Take the 2-minute tour ×
Stack Overflow is a question and answer site for professional and enthusiast programmers. It's 100% free, no registration required.

An associate has created a schema that uses an ENUM() column for the primary key on a lookup table. The table turns a product code "FB" into it's name "Foo Bar".

This primary key is then used as a foreign key elsewhere. And at the moment, the FK is also an ENUM().

I think this is not a good idea. This means that to join these two tables, we end up with four lookups. The two tables, plus the two ENUM(). Am I correct?

I'd prefer to have the FKs be CHAR(2) to reduce the lookups. I'd also prefer that the PKs were also CHAR(2) to reduce it completely.

The benefit of the ENUM()s is to get constraints on the values. I wish there was something like: CHAR(2) ALLOW('FB', 'AB', 'CD') that we could use for both the PK and FK columns.

What is:

  1. Best Practice
  2. Your preference

This concept is used elsewhere too. What if the ENUM()'s values are longer? ENUM('Ding, dong, dell', 'Baa baa black sheep'). Now the ENUM() is useful from a space point-of-view. Should I only care about this if there are several million rows using the values? In which case, the ENUM() saves storage space.

share|improve this question
add comment

4 Answers

up vote 5 down vote accepted

ENUM should be used to define a possible range of values for a given field. This also implies that you may have multiple rows which have the same value for this perticular field.

I would not recommend using an ENUM for a primary key type of foreign key type.

Using an ENUM for a primary key means that adding a new key would involve modifying the table since the ENUM has to be modified before you can insert a new key.

I am guessing that your associate is trying to limit who can insert a new row and that number of rows is limited. I think that this should be achieved through proper permission settings either at the database level or at the application and not through using an ENUM for the primary key.

IMHO, using an ENUM for the primary key type violates the KISS principle.

share|improve this answer
1  
+1 an enum is by definition a limited set, and a table is by definition an unbounded set –  annakata Feb 16 '09 at 8:51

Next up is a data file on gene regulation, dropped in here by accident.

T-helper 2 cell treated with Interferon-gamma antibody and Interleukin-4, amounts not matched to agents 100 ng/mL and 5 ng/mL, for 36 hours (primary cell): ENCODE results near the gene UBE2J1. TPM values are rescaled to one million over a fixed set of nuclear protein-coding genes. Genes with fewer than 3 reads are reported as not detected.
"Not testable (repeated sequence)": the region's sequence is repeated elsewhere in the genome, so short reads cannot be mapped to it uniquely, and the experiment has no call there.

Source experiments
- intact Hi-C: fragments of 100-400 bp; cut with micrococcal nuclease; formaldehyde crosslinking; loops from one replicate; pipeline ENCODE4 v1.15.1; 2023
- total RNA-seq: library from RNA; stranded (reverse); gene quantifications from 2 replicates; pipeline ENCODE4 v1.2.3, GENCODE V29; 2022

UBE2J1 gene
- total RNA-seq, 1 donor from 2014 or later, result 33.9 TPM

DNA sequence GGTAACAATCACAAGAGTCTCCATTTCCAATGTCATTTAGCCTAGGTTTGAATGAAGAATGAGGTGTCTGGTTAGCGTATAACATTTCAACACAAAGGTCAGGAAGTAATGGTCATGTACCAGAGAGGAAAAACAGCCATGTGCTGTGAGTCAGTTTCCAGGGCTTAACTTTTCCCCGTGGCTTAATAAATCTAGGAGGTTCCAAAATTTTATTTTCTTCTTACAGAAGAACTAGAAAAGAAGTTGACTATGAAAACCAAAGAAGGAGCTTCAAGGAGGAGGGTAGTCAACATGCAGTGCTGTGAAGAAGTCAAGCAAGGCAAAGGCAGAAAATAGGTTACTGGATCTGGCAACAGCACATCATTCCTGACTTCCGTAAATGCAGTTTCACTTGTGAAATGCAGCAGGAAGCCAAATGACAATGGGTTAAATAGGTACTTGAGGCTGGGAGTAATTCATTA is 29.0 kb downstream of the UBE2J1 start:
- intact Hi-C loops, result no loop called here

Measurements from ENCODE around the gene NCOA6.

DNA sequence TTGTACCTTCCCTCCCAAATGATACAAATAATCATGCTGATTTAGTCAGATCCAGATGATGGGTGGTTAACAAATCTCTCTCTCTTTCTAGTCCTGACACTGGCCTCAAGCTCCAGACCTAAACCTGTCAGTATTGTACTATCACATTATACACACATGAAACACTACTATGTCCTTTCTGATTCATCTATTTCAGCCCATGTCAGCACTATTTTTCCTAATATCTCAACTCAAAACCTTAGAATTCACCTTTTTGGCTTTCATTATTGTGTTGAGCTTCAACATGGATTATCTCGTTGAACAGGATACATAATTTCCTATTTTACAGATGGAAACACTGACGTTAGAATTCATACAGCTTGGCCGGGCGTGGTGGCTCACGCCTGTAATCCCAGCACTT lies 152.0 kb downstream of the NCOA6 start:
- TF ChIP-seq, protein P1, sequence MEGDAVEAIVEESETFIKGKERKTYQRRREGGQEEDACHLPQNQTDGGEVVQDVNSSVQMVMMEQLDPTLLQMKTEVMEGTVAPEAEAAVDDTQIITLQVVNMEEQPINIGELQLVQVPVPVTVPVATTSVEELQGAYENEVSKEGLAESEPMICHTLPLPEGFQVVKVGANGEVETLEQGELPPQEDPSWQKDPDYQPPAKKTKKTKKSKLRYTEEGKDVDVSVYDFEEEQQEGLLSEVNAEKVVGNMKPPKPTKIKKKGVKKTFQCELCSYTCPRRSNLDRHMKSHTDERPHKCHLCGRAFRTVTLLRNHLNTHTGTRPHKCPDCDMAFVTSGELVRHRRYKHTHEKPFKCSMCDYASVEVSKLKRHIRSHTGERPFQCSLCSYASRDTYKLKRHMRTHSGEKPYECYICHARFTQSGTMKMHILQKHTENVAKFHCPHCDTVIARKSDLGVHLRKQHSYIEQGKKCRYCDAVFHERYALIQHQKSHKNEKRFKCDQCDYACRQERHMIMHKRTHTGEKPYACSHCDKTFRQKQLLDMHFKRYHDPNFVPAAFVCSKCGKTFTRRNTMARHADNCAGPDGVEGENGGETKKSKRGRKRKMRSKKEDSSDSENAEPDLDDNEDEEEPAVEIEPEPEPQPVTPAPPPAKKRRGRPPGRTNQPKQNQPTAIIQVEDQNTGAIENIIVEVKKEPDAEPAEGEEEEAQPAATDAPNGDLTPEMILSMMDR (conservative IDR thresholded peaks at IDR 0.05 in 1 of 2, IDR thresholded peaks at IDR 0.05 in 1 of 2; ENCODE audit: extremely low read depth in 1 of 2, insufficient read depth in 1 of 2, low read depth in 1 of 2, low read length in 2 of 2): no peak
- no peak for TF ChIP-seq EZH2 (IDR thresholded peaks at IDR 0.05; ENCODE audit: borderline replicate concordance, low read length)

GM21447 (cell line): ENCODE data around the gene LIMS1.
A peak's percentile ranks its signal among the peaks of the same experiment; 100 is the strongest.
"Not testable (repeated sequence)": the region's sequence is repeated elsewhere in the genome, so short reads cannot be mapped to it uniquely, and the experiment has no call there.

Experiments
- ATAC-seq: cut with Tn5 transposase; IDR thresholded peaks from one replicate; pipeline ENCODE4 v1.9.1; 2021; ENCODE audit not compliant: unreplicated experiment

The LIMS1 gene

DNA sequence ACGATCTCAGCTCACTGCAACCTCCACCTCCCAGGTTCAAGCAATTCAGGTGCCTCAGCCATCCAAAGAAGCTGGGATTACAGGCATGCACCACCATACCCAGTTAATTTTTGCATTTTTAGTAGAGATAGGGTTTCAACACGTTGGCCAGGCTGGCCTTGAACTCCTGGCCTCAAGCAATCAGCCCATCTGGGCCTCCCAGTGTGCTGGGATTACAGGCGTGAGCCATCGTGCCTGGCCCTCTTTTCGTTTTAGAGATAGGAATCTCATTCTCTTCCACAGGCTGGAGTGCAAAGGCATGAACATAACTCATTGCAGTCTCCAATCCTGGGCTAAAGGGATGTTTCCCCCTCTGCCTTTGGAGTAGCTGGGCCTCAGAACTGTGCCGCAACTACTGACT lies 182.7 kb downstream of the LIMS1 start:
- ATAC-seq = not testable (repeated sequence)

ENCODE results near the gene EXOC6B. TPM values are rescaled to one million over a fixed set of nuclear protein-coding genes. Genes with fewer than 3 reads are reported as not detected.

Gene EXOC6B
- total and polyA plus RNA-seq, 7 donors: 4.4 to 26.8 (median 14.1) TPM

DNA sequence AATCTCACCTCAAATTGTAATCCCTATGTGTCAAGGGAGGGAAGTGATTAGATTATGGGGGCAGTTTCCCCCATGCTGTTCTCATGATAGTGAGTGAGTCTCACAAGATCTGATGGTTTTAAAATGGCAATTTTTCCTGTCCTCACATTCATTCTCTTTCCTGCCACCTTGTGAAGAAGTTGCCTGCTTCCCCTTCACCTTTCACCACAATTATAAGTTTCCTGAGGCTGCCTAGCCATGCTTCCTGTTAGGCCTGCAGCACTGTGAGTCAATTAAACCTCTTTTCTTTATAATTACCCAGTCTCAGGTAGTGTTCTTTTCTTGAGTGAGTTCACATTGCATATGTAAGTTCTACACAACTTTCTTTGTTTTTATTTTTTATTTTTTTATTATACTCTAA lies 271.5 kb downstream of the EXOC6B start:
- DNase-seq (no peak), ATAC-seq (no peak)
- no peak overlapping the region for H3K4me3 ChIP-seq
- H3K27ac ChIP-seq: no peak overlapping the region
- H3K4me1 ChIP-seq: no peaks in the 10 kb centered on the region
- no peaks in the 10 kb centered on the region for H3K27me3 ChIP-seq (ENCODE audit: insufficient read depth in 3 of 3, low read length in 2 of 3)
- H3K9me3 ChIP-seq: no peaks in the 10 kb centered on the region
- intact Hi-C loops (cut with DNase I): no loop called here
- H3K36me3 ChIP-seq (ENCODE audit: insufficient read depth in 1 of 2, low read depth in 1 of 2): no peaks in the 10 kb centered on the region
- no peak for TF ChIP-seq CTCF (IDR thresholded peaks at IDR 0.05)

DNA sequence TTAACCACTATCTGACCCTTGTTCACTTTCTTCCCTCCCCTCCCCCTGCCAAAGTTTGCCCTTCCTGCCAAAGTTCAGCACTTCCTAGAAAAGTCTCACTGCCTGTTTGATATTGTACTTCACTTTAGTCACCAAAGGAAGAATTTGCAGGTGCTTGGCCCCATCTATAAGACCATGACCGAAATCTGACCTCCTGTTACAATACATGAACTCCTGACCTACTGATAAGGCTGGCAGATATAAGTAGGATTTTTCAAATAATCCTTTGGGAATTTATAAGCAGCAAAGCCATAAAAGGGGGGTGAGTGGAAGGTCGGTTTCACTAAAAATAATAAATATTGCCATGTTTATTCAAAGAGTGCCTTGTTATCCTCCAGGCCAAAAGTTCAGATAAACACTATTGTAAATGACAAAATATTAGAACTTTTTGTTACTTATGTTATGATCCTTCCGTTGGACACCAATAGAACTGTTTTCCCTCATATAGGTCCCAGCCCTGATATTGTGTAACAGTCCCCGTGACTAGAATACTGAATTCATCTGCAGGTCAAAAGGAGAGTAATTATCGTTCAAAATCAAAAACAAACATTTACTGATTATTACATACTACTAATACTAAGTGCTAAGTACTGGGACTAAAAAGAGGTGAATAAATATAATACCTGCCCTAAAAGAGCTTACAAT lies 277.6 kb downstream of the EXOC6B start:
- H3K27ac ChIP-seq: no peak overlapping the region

add comment

but when you only trapped with differently 10 or less rows that wont be a problem

e.g's

CREATE TABLE `grade`(
    `grade` ENUM('A','B','C','D','E','F') PRIMARY KEY,
    `description` VARCHAR(50) NOT NULL
) 

This table it is more than diffecult to get a DML

share|improve this answer
add comment

We've had more discussion about it and here's what we've come up with:

Use CHAR(2) everywhere. For both the PK and FK. Then use mysql's foreign key constraints to disallow creating an FK to a row that doesn't exist in the lookup table.

That way, given the lookup table is L, and two referring tables X and Y, we can join X to Y without any looking up of ENUM()s or table L and can know with certainty that there's a row in L if (when) we need it.

I'm still interested in comments and other thoughts.

share|improve this answer
add comment

Having a lookup table and a enum means you are changing values in two places all the time. Funny... We spent to many years using enums causing issues where we need to recompile to add values. In recent years, we have moved away from enums in many situations an using the values in our lookup tables. The biggest value I like about lookup tables is that you add or change values without needing to compile. Even with millions of rows I would stick to the lookup tables and just be intelligent in your database design

share|improve this answer
add comment

Your Answer

 
discard

By posting your answer, you agree to the privacy policy and terms of service.

Not the answer you're looking for? Browse other questions tagged or ask your own question.